What Freedom of Speech Really Means

In the late morning of 7 January 2015, two armed gunmen entered the headquarters of the French magazine Charlie Hebdo and opened fire. In the aftermath, the massacre left twelve dead and eleven wounded, including Charlie Hebdo workers, journalists, and local law enforcement. When news of the shooting spread across mainstream media, it seemed as though the world banded together in support of France and Charlie Hebdo. This deepened when news confirmed the two perpetrators, brothers Chérif and Saïd Kouachi, were in alliance with Al-Qaeda in the Arabian Peninsula.

Charlie Hebdo had previously attracted attention for its problematic criticism of religion, often against the Abrahamic faiths. Those targeted at Islam specifically included several jokes and depictions of the Prophet Muhammad (which is condemned in a vast amount of Qur’anic interpretations) and other Islamic leaders, often times in a degrading fashion. Responses to these publications included protests, website hackings, attack plots, and even a 2006 lawsuit against the company, which was ultimately unsuccessful.

Because the intent behind the shooting was to put a halt to the lewd publications and “avenge the Prophet Muhammad,” it has since been referred to as an attack against freedom. Freedom of speech has become the overall defense—excuse—of Charlie Hebdo, and the leading point in why the shooting was senseless and remains condemnable.

But is that an acceptable justification?

Freedom of speech is a complex principle with a multitude of exemptions. It is defined as the right to express any opinions without fear of government retaliation or censorship. The government cannot lawfully tell its people what they can and cannot say. This, however, does not mean that the government can protect them from how other people react to what has been said.

The term freedom of speech seems to give many a god complex in the sense that they can say what they want, which is just not correct. It does not mean you can walk around and say what you want without repercussions. It most likely won’t get you out of being slapped for mouthing off at your mother, and it won’t get you out of detention for shouting expletives in the middle of class.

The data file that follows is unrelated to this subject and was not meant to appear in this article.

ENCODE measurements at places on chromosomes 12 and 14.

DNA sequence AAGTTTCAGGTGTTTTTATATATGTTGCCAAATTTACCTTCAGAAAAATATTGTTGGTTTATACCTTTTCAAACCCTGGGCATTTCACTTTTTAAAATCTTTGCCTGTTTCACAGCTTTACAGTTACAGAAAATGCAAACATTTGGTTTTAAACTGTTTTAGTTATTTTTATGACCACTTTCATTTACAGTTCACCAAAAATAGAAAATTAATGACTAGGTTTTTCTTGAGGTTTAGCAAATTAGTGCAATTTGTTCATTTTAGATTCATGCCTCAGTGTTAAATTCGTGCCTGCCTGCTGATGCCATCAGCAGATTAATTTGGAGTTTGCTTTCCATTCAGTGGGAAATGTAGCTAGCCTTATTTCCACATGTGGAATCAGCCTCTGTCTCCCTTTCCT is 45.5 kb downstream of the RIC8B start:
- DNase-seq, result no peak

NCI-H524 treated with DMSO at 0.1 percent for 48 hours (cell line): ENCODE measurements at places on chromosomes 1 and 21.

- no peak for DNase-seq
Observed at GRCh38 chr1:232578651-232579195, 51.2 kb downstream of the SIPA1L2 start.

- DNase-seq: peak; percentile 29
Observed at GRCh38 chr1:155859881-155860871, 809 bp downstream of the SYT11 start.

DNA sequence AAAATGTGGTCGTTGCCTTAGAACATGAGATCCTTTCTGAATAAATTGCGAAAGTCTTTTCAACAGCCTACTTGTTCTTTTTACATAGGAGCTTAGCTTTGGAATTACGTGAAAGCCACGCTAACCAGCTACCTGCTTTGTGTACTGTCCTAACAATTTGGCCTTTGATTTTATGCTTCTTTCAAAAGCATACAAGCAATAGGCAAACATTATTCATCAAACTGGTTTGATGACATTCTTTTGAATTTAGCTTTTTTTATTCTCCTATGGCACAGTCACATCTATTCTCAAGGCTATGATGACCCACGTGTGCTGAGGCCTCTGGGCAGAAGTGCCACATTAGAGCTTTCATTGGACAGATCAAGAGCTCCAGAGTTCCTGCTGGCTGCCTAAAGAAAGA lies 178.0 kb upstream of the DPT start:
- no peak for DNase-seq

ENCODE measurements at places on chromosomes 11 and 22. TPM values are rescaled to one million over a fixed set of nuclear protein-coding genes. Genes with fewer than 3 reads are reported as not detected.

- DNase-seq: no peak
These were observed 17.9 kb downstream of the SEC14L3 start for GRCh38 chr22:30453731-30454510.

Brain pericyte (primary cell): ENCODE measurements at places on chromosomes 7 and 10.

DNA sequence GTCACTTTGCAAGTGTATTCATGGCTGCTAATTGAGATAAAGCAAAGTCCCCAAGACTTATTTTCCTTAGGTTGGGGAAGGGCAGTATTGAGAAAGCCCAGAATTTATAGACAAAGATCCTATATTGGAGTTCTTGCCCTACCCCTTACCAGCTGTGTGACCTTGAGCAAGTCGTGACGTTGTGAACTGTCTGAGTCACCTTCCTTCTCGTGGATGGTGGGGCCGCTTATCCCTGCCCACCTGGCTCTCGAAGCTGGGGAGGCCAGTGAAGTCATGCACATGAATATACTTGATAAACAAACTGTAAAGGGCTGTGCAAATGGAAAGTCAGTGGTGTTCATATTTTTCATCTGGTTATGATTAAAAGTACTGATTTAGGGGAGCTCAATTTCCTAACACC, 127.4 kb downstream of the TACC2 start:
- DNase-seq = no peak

“Conversations about freedom of speech are so annoying to me because people…they’ll just use the term ‘freedom of speech’ to okay any and everything.”
— Zeba Blay, Two Brown Girls 81

Freedom of speech is important, after all what’s the point in having an opinion if you’re not allowed to share it? It’s a dynamic that allows for new ideas and innovative ways of living to be built. Freedom of speech was implemented into the Constitution and declarations worldwide to prohibit government censorship among citizens as exhibited in countries like North Korea and Saudi Arabia. You, however, are responsible for what comes out of your mouth, or from your drawing board, and that cannot be backed by the Constitution.

Whenever there is a conversation about free speech occurring, it seems as though the thing being defended is something hurtful. One would think that using language or expressing your viewpoints in a way that won’t offend an entire group of people was human decency rather than attack against the ability to criticize others.

Did Charlie Hebdo’s history of ill-intended publications call for the injuries or death of two dozen? Of course not, violence isn’t the solution to contrasting opinions, especially when done in the name of a religion of over one and a half billion adherents. However using freedom of speech as a means to justify Charlie Hebdo in their wrongdoing completely disregards the dialogue presented by dismissing the overwhelming gray area of this discussion, and makes the situation black and white when there is actually a lot in play. More specifically, it mums the point of view of Muslims and makes their beliefs sound ludicrous, hence turging freedom of speech into a contradictory tool to hatred.

So to summarize, say what you want, but don’t be surprised when you are faced with retaliation for being rude, bigoted, and offensive. After all it is their right, right?

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Written by
Anaisja Henry is a fifteen-year-old Connecticuter who likes to call herself Kakashi Hatake. A high school sophomore, she's a self-proclaimed stoop kid that would prefer to read a textbook about the Middle East cover-to-cover over attending social gatherings any day. When not being a broody, “fighting the power” Angry Black Girl obsessed with Islam, you can probably find her rapping along to the likes of Kendrick Lamar, watching Naruto, or squealing over a book being updated on Wattpad. She aspires to attend Howard University following her high school graduation.

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